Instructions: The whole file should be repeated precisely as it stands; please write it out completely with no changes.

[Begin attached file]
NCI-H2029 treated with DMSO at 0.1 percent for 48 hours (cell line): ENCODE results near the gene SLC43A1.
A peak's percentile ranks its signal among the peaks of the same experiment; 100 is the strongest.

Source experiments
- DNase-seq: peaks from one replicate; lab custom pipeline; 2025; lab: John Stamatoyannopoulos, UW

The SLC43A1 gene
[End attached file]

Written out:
NCI-H2029 treated with DMSO at 0.1 percent for 48 hours (cell line): ENCODE results near the gene SLC43A1.
A peak's percentile ranks its signal among the peaks of the same experiment; 100 is the strongest.

Source experiments
- DNase-seq: peaks from one replicate; lab custom pipeline; 2025; lab: John Stamatoyannopoulos, UW

The SLC43A1 gene